Music world mourns passing of Splashy Fen founder Peter Ferraz

2014-10-16 00:00

THE music world is mourning the passing of Peter Ferraz, the man who founded the Splashy Fen music festival.

Ferraz, who was diagnosed with pancreatic cancer in April this year, died on Tuesday night.

In a message shared with Splashy Fenners earlier this month, the 76-year-old, said: “I am immensely proud of the festival; it has given me untold joy all these years and I foresee it continuing for many, many more. My heartfelt thanks go out to all the people who have made Splashy Fen what it is.”

Educated at Durban High School and later at Rhodes University, Ferraz completed an arts degree, a law degree, was admitted to the bar, spent 18 years as a newspaper journalist, and more than 20 years as a trout farmer.

He first got the idea for the festival after he and his wife, Almary, attended the Festival of the Flower Children at Woburn Abbey in England in 1967.

The experience made a lasting impression on the couple — as did their visit to the Folk in the Park festival in Washington DC during Ferraz’s journalistic posting to cover the Watergate hearings.

After buying a farm near Underberg, they, together with forestry officer Bart Fokkens, finally started working on making the dream a reality.

“We realised immediately that the farm was perfect for a music festival,” Ferraz said in an article on the Splashy Fen website. “With its natural amphitheatre, great acoustics, breathtaking mountain vistas, winding river and lots of fields for camping, no one could ask for a more ideal setting.”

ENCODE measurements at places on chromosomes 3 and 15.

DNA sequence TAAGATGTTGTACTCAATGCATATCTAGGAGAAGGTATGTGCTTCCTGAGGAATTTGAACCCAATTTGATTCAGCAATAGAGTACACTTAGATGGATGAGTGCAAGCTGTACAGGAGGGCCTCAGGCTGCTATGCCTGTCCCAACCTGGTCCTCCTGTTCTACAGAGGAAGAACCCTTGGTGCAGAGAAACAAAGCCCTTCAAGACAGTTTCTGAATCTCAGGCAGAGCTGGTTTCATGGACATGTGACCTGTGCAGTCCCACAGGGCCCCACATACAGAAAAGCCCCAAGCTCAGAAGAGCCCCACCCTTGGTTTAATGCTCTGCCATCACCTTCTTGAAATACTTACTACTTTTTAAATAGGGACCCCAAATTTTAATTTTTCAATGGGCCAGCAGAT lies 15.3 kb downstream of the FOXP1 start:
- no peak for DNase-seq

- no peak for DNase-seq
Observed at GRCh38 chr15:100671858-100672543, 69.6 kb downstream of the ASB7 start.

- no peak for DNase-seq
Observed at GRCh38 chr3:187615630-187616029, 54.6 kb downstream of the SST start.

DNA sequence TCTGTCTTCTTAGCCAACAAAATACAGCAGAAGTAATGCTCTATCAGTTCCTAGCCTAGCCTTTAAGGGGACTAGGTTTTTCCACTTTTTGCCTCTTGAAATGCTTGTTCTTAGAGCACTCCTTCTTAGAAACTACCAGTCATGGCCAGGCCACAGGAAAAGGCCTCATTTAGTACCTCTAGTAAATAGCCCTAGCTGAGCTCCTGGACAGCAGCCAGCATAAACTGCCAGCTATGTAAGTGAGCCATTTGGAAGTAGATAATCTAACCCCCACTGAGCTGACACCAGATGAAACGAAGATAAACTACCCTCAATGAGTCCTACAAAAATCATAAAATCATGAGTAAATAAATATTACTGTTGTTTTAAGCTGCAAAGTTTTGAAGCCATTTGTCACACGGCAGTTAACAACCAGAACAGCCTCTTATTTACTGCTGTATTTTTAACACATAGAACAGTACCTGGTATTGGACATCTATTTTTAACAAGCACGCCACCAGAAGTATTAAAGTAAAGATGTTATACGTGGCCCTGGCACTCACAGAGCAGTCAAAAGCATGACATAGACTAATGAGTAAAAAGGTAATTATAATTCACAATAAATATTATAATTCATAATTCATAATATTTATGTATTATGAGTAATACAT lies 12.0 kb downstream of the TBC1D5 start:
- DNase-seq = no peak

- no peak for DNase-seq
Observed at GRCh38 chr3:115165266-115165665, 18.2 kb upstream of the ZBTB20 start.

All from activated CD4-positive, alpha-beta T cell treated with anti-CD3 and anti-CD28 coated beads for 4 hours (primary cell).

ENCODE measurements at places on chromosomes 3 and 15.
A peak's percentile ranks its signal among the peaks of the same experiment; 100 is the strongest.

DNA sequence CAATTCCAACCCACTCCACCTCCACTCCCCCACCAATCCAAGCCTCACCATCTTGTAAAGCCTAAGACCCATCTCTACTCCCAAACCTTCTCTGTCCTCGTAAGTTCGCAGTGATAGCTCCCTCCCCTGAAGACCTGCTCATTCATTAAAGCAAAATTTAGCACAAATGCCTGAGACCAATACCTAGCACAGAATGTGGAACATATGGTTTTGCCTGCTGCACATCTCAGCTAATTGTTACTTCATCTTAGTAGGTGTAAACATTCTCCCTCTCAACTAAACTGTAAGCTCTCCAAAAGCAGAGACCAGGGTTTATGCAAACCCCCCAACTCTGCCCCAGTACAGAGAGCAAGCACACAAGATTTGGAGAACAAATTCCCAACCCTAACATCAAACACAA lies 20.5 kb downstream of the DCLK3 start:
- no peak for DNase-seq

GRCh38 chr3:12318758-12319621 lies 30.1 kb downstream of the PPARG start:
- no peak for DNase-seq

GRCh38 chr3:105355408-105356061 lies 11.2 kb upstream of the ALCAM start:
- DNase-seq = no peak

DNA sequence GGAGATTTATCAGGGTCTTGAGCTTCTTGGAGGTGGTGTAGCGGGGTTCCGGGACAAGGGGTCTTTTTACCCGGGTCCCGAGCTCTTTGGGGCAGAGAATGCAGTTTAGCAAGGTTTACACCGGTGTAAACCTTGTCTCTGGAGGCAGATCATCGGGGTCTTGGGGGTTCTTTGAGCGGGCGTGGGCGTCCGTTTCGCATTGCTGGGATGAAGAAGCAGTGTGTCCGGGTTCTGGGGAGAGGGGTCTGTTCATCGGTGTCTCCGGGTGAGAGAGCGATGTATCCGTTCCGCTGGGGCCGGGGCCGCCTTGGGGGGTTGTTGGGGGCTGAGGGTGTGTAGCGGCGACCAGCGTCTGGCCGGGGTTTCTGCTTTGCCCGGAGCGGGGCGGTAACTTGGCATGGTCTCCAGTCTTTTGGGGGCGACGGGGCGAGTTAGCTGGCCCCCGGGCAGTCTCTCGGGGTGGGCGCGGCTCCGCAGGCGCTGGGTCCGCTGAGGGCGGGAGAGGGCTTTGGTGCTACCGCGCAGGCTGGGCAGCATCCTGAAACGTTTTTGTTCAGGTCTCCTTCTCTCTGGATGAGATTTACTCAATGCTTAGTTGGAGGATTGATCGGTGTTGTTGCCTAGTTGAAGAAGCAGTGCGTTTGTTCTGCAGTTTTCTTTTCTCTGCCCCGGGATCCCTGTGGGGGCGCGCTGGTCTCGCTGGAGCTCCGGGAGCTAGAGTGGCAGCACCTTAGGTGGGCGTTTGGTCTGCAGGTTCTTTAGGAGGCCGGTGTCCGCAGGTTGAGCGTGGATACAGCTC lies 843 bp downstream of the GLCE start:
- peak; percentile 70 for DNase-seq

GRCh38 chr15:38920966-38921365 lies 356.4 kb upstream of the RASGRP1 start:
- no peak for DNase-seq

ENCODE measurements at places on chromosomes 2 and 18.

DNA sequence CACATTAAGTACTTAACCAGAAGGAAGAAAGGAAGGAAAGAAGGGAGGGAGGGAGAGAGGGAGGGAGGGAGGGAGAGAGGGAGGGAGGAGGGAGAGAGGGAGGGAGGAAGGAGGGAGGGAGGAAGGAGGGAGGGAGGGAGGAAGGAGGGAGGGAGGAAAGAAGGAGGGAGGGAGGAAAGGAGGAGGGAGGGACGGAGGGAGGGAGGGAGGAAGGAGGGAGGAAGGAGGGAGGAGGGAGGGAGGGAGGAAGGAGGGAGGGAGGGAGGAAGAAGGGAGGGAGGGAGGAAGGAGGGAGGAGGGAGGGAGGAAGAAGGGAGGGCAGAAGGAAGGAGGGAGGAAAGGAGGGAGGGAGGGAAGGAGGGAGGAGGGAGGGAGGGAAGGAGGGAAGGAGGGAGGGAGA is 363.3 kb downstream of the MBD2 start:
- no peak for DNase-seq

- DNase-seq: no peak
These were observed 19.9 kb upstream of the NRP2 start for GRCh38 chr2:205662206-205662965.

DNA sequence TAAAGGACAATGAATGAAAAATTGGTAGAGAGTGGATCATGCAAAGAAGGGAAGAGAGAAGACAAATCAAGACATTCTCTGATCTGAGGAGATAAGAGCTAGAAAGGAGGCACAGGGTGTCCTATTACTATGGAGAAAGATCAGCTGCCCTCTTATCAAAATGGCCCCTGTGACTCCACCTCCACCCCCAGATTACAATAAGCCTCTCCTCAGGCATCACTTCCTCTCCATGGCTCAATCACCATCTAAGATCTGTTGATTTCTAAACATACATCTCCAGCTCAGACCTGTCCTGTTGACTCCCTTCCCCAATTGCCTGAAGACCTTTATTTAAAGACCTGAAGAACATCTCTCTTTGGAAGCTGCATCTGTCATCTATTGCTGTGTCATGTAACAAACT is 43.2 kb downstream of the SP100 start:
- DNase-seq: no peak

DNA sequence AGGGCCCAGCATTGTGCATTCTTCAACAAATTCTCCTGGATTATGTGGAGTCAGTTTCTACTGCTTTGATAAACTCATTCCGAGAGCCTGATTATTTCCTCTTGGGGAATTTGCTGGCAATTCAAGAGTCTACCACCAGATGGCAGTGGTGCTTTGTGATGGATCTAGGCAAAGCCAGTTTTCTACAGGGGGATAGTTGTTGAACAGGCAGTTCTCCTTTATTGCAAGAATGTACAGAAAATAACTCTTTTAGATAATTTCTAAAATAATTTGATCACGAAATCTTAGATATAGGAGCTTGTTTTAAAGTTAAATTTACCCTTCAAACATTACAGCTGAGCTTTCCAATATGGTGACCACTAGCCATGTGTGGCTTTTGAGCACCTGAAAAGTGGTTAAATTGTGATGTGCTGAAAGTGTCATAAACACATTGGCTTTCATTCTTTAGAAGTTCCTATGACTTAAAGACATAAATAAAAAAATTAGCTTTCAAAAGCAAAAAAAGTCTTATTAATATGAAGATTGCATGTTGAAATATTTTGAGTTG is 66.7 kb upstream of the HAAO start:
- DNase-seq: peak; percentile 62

With the help of Facma (Folk and Contemporary Music Association) in Pietermaritzburg, Splashy Fen 1, or Bergstock as it was dubbed, took place in October 1990.

Around 200 people were expected to attend, but some 1 200 enthusiasts turned up to camp under the stars and listen to artists like Tony Cox, the Silver Creek Mountain Band, Plagal Cadence and Syd Kitchen.

Infrastructure was rudimentary — just a makeshift stage and a few portable toilets.

“There was no Eskom then,” Ferraz recalled in the article. “Power was provided by my ancient little tractor driving an erratic farm generator. Every so often the music would stop for 20 minutes while the tractor was refuelled, but nobody complained. The foundations for today’s mellow Splashy vibe were laid right then and there.”

Ferraz stopped being involved in the day-to-day running of the festival in 2010, handing responsibility over to C-Weed Entertainment Promotions.


South Coast resident, David Mark, who helped produce the first festivals, said he would never forget those heady days, adding: “Peter just wanted to share the paradise that he had found, to share his farm... and he loved music.”

Veteran singer-songwriter, Nibs van der Spuy, added: “I first met him in 1990 at the first Splashy ... We were all unified together to initiate what would to become a legendary event. Peter’s vision would change the face of South African music forever.

“Peter will always be that generous spirit and the face of Splashy, a soft humble dove in tranquil flight. We will miss him.”

In a statement, festival organiser, Pedro Carlo, said that while all Splashy Fenners mourned Ferraz’s passing, they also wanted to celebrate his love of life, passion for music, and the rich legacy that he has left behind.

Guitarist, Guy Buttery agreed saying: “After opening his doors for more than two decades to tens of thousands of people every year to all kinds of characters imaginable, Peter Ferraz leaves us with his rich legacy, a strong memory of his kind heart and an athletic desire to keep the music playing.”

And in a post on Ferraz’s Facebook page, Ceridwen Cawthorn-Blazeby summed up the thoughts of many with her words: “Thank you for letting us enjoy so many years on your farm with live music, joy in our hearts and many sunrises! Splashy Fen will never be the same without you!”


Today the Splashy Fen Music Festival is an integral part of the South African music scene, drawing thousands of visitors to the Southern Drakensberg. It also injects some R21-million into the province annually.

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